Facing the Truth

June 19, 2023

I woke up this morning in partial shock, suddenly realizing I didn’t send out my weekly blog as I always do on Saturdays or Sundays. 😱

It’s been interesting to track the various emotions that have been whirling about in my brain since then: embarrassment, a little elevated stress, mild amusement… I’m happy to report that my negative, deprecating self-talk has definitely diminished.  Even as recently as a few years ago, I’d sometimes ruminate for days over a mistake; in addition to mentally pummeling myself with harsh criticism, I’d make all kinds of assumptions about the judgment I believed I’d receive for my appalling screw-up.  If I were to imagine an image suggesting my inner torment during such times, I’d picture myself in a prison cell of my own creation.

But as I review my life, I also recognize I haven’t made as much progress when I’ve refused to take personal inventory & acknowledge my missteps.  My refusal & denial have kept me trapped in that same self-imposed confinement.

I recently read a quote by Dr. Marisela Gomez in anticipation of today’s new federal holiday: “Juneteenth”– commemorating the end of slavery in America.

“People experienced enslavement in their bodies and their minds. They felt Juneteenth was the day to celebrate as a kind of self-proclamation that the spirit of enslavement as it was then known was over. The deeper question is, how do we emancipate ourselves from mental enslavement?”

We enslave ourselves in so many ways, don’t we?  Not only with relentless self-condemnation but also refusal to address uncomfortable self-truths.  And it seems to me we can perpetuate our own self-imposed enslavement as a country as well.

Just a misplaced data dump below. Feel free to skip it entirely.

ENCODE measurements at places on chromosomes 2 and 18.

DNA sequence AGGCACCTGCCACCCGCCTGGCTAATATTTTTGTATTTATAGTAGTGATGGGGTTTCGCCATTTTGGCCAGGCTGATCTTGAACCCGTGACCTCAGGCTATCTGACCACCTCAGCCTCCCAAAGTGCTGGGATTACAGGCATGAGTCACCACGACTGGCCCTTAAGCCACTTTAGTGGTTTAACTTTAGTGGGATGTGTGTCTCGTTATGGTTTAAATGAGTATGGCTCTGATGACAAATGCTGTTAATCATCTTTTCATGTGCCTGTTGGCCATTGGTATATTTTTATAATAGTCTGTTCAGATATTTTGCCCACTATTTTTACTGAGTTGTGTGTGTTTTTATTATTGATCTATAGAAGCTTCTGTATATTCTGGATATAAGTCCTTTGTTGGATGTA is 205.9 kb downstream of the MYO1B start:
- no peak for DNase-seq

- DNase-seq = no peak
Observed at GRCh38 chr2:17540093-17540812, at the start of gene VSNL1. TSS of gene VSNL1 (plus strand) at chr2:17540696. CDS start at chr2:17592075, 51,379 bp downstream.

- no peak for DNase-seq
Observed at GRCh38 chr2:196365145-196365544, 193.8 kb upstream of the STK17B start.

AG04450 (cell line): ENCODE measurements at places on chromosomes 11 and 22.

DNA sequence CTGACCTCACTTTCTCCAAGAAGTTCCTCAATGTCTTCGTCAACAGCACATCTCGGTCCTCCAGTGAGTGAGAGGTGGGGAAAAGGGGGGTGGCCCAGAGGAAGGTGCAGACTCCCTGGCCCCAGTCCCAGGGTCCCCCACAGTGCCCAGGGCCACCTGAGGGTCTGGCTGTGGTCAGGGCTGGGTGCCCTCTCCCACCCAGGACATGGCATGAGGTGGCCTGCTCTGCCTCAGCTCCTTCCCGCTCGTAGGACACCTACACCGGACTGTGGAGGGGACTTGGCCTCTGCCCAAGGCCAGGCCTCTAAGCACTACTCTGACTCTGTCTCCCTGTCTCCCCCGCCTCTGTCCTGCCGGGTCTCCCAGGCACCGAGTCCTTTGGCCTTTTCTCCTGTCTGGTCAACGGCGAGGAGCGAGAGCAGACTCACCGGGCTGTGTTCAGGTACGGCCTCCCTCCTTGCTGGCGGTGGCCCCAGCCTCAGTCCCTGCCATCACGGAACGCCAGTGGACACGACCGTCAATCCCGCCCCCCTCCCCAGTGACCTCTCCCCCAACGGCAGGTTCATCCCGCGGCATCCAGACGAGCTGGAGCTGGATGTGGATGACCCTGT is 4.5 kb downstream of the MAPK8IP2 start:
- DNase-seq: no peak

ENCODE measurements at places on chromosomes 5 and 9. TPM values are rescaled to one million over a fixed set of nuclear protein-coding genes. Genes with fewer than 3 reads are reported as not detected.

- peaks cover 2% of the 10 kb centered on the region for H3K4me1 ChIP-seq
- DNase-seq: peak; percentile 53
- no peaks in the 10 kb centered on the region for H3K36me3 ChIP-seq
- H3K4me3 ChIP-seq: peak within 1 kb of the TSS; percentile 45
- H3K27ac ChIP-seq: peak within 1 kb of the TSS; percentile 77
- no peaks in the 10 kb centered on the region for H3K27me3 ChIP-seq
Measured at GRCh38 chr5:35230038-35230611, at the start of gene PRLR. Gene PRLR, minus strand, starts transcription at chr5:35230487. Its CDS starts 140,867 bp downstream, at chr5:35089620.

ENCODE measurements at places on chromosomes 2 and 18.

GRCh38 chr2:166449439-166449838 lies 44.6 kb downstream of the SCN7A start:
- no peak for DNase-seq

The Emancipation Proclamation, commemorating the “end of slavery” in the U.S., was signed by President Abraham Lincoln on January 1st, 1863, but slaves in Texas didn’t learn of this until June 19th, 1865– 2-1/2 years later!  After 156 more years, our country only recently officially recognized “Juneteenth” after President Biden signed a bill to this effect into law.  He said at that signing:

“Great nations don’t ignore their most painful moments.  Great nations don’t walk away. We come to terms with the mistakes we made. And remembering those moments, we begin to heal and grow stronger.”

It takes courage & integrity to confront the uncomfortable truths about ourselves as individuals & as Americans.  Acknowledging our wrongdoing doesn’t equate with total denunciation: it invites appropriate & redemptive shame, deeper understanding, forgiveness & genuine connection moving forward.  It enables transformation for the better; & all those outcomes accelerate healing.

May I, we, & all beings, summon our better, freer nature & continue to embrace truth & transformation.



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